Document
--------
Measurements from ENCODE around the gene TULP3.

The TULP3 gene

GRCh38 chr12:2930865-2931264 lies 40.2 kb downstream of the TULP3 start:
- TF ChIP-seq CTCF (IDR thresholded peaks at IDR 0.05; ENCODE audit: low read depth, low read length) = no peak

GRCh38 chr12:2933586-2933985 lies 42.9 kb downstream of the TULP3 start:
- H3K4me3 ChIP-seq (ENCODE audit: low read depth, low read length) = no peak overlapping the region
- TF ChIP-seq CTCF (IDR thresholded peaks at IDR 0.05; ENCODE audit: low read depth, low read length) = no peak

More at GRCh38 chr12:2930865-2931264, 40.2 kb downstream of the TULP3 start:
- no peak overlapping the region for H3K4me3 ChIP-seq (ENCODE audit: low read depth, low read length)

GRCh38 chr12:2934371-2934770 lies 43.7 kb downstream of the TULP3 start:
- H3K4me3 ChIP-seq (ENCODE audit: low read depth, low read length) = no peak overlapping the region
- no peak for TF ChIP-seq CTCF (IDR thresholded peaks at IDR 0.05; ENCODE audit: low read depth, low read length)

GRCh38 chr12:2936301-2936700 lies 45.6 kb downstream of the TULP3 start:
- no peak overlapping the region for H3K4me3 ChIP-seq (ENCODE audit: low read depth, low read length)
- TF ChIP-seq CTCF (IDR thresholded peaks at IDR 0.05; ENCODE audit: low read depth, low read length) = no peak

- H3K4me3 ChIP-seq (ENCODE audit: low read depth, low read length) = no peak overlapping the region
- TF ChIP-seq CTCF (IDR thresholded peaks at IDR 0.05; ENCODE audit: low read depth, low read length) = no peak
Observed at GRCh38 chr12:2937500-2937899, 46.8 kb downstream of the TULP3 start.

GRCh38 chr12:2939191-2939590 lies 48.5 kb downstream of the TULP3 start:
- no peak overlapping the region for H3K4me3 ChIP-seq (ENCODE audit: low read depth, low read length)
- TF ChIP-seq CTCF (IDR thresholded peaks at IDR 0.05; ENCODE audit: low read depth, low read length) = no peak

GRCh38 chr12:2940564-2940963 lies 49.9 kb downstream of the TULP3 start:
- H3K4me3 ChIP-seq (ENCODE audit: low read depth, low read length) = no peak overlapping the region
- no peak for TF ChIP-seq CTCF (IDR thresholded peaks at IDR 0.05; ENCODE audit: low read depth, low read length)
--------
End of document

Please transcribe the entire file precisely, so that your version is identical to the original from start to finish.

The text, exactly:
Measurements from ENCODE around the gene TULP3.

The TULP3 gene

GRCh38 chr12:2930865-2931264 lies 40.2 kb downstream of the TULP3 start:
- TF ChIP-seq CTCF (IDR thresholded peaks at IDR 0.05; ENCODE audit: low read depth, low read length) = no peak

GRCh38 chr12:2933586-2933985 lies 42.9 kb downstream of the TULP3 start:
- H3K4me3 ChIP-seq (ENCODE audit: low read depth, low read length) = no peak overlapping the region
- TF ChIP-seq CTCF (IDR thresholded peaks at IDR 0.05; ENCODE audit: low read depth, low read length) = no peak

More at GRCh38 chr12:2930865-2931264, 40.2 kb downstream of the TULP3 start:
- no peak overlapping the region for H3K4me3 ChIP-seq (ENCODE audit: low read depth, low read length)

GRCh38 chr12:2934371-2934770 lies 43.7 kb downstream of the TULP3 start:
- H3K4me3 ChIP-seq (ENCODE audit: low read depth, low read length) = no peak overlapping the region
- no peak for TF ChIP-seq CTCF (IDR thresholded peaks at IDR 0.05; ENCODE audit: low read depth, low read length)

GRCh38 chr12:2936301-2936700 lies 45.6 kb downstream of the TULP3 start:
- no peak overlapping the region for H3K4me3 ChIP-seq (ENCODE audit: low read depth, low read length)
- TF ChIP-seq CTCF (IDR thresholded peaks at IDR 0.05; ENCODE audit: low read depth, low read length) = no peak

- H3K4me3 ChIP-seq (ENCODE audit: low read depth, low read length) = no peak overlapping the region
- TF ChIP-seq CTCF (IDR thresholded peaks at IDR 0.05; ENCODE audit: low read depth, low read length) = no peak
Observed at GRCh38 chr12:2937500-2937899, 46.8 kb downstream of the TULP3 start.

GRCh38 chr12:2939191-2939590 lies 48.5 kb downstream of the TULP3 start:
- no peak overlapping the region for H3K4me3 ChIP-seq (ENCODE audit: low read depth, low read length)
- TF ChIP-seq CTCF (IDR thresholded peaks at IDR 0.05; ENCODE audit: low read depth, low read length) = no peak

GRCh38 chr12:2940564-2940963 lies 49.9 kb downstream of the TULP3 start:
- H3K4me3 ChIP-seq (ENCODE audit: low read depth, low read length) = no peak overlapping the region
- no peak for TF ChIP-seq CTCF (IDR thresholded peaks at IDR 0.05; ENCODE audit: low read depth, low read length)